There is one study that essentially showed the same outcomes, uh, as, uh, Suboxone using long acting now trucks on, but, uh, I have a lot of questions regarding that data and that study. So I can say safely in general, it hasn’t shown that. And so it would be a mistake to think of now trucks, zone, Vivitrol, the shot, the, uh, implant as medication assisted treatment for long term, or even relatively short term opiate treatment. And it showing any kind of re uh, success Towards recovery. Uh, this Is really important, I think because more and more partly because of marketing, partly because of the stigma towards, uh, Suboxone and, uh, and, uh, uh, methadone, Vivitrol is really pushed as a medication assisted treatment. And I think this is a sort of wrong. We can get into the discussion of the differences, the positives and the negatives of methadone and Suboxone. But right now, I really want to draw the distinction between classifying Naltrexone as yes, FDA approved for opiate use disorder, but no, it doesn’t even come close to what I would call maintenance medication, or what’s traditionally called medication assisted treatment. What would this medication be used for? And again, uh, some people are quite hopeful about the long acting Naltrexone and its efficacy, uh, towards long-term recovery. Uh, I’m not as hopeful myself. Uh, and I haven’t seen that, uh, this is relapse prevention. Medication is one thing. Uh, you know, it’s really for someone who has been on, uh, sort of maintenance medication for some time and may need a little bit of cushion here as they make that bridge from mat medication assisted treatment, traditionally called or maintenance medication to no medication, and they’re quite ready for it.

And this could be a potential bridge relapsed. Uh, the other guy group that this kind of falls into is, you know, very highly motivated individuals that need quite a bit of accountability. Some data shows that if you’re able to go through the initial phases of withdraws, uh, and even up to a couple of weeks, uh, you may be successful at this, but I think this is for people that aren’t highly sensitive jobs, such as airline pirates, uh, airplane, mechanics, uh, conductors, uh, somebody working in a nuclear power plant. Uh, I think this is a great way, uh, for those highly motivated individuals that don’t really want to be on any medication or their job demands that they’re not on any kind of medication. And this gives that benefit added security. So you need a highly motivated individual. Other than that, uh, there hasn’t really been any studies to, uh, sort of delineate that this is a good long-term recovery medication, because all it does is block the opiate mew receptor in that way.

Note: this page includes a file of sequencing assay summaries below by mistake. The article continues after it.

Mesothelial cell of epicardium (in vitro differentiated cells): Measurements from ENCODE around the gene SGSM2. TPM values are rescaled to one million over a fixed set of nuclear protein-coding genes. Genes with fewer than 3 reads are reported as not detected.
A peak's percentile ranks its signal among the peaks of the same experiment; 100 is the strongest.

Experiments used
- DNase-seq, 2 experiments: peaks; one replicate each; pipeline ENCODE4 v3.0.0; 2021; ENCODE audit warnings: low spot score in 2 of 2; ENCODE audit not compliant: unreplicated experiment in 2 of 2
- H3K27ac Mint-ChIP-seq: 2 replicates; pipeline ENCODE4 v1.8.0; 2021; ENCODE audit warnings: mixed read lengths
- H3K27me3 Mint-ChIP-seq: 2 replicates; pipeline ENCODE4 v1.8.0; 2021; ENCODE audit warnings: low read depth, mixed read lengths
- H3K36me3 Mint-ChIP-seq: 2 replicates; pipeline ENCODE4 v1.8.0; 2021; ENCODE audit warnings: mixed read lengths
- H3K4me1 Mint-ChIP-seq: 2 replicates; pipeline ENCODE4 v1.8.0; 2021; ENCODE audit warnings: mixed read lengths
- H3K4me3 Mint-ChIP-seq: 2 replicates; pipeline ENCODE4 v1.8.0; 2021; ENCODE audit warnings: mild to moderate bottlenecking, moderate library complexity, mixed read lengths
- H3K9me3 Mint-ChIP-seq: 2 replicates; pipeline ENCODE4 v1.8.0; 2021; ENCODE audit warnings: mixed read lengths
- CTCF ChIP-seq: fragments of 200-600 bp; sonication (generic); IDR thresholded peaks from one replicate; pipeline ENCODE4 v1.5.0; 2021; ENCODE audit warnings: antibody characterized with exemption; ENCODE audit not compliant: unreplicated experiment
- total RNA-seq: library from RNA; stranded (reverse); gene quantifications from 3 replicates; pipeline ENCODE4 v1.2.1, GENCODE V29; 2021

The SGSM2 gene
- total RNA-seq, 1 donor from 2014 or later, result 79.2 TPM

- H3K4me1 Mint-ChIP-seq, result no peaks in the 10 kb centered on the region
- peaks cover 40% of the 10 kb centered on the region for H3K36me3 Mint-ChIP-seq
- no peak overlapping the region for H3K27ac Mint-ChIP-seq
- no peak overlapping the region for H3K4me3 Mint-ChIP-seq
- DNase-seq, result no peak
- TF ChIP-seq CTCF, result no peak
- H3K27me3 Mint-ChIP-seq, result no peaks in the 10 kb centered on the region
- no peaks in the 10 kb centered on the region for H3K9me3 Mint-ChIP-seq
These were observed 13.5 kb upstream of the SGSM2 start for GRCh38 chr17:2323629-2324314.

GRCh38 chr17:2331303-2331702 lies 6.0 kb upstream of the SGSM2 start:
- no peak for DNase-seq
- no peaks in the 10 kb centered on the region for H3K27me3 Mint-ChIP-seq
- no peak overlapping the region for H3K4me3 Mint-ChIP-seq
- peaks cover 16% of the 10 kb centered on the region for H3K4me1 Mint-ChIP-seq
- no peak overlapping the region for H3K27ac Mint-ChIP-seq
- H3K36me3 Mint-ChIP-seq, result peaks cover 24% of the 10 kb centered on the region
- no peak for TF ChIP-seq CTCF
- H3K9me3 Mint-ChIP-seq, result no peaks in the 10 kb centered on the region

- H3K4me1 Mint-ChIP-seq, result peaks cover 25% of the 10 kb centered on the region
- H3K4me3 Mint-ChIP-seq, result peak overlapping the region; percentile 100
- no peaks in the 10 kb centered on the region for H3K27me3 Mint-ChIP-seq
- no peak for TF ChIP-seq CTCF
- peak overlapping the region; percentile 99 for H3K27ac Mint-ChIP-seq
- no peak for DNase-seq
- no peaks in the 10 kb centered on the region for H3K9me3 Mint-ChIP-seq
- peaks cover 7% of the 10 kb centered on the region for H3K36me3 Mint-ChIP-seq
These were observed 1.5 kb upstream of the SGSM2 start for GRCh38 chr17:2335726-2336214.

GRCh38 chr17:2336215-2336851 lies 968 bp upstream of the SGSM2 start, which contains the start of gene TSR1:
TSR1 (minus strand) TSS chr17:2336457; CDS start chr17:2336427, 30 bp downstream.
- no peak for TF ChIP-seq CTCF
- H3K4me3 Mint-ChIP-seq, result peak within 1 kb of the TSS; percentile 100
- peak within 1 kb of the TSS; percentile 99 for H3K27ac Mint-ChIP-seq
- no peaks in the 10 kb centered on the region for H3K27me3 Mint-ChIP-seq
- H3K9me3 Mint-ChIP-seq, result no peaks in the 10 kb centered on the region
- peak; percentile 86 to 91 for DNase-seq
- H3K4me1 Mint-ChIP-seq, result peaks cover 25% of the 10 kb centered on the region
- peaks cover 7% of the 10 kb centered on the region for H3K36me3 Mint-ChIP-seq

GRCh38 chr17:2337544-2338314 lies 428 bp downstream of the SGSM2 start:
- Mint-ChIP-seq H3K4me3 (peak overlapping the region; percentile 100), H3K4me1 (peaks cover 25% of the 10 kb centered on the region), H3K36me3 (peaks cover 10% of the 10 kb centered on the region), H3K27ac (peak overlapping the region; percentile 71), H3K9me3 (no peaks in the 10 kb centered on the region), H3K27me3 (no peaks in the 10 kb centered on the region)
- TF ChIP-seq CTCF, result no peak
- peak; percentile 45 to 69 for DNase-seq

Three medications, FDA approved. One is a full agonist, which is methadone, and that is, uh, uh, can be considered as medication assisted treatment or maintenance treatment. And it’s fully synthetic. And the next one is Buprenorphine type products, including Suboxone, while that one’s a partial likeness. And it’s also indicated for long-term treatment and medication assisted treatment maintenance medication. And the third one also, uh, Endeca FDA approved is, uh, Vivitrol. Now trucks on any of those, uh, the real name is Naltrexone, and it appears that the oral form, the pill, which you take once daily has really obvious, gross, poor efficacy for this disease, but the longer

Acting, Formulations such as Vivitrol, or even maybe an implant, well, they will seem to have some promise. And a couple of studies had to have, have shown the same utility as your, uh, maintenance medication, Suboxone, but I, myself I’m suspect, and I don’t know how much I’ve seen. Well, what should they be used for a relapse prevention, highly motivated individuals and somebody that can’t be on this, uh, opiate medication in any way, shape or form. Thank you very much. I hope to cover more of this issue and other videos, including the differences between Suboxone and methadone and who should be on which, and if you liked this video, I want to see others like it. Please click on the link above to see related videos. And we would appreciate it if you click on the links below to my left, to subscribe and like our channel as it helps us grow, be safe out there, take care and see you soon.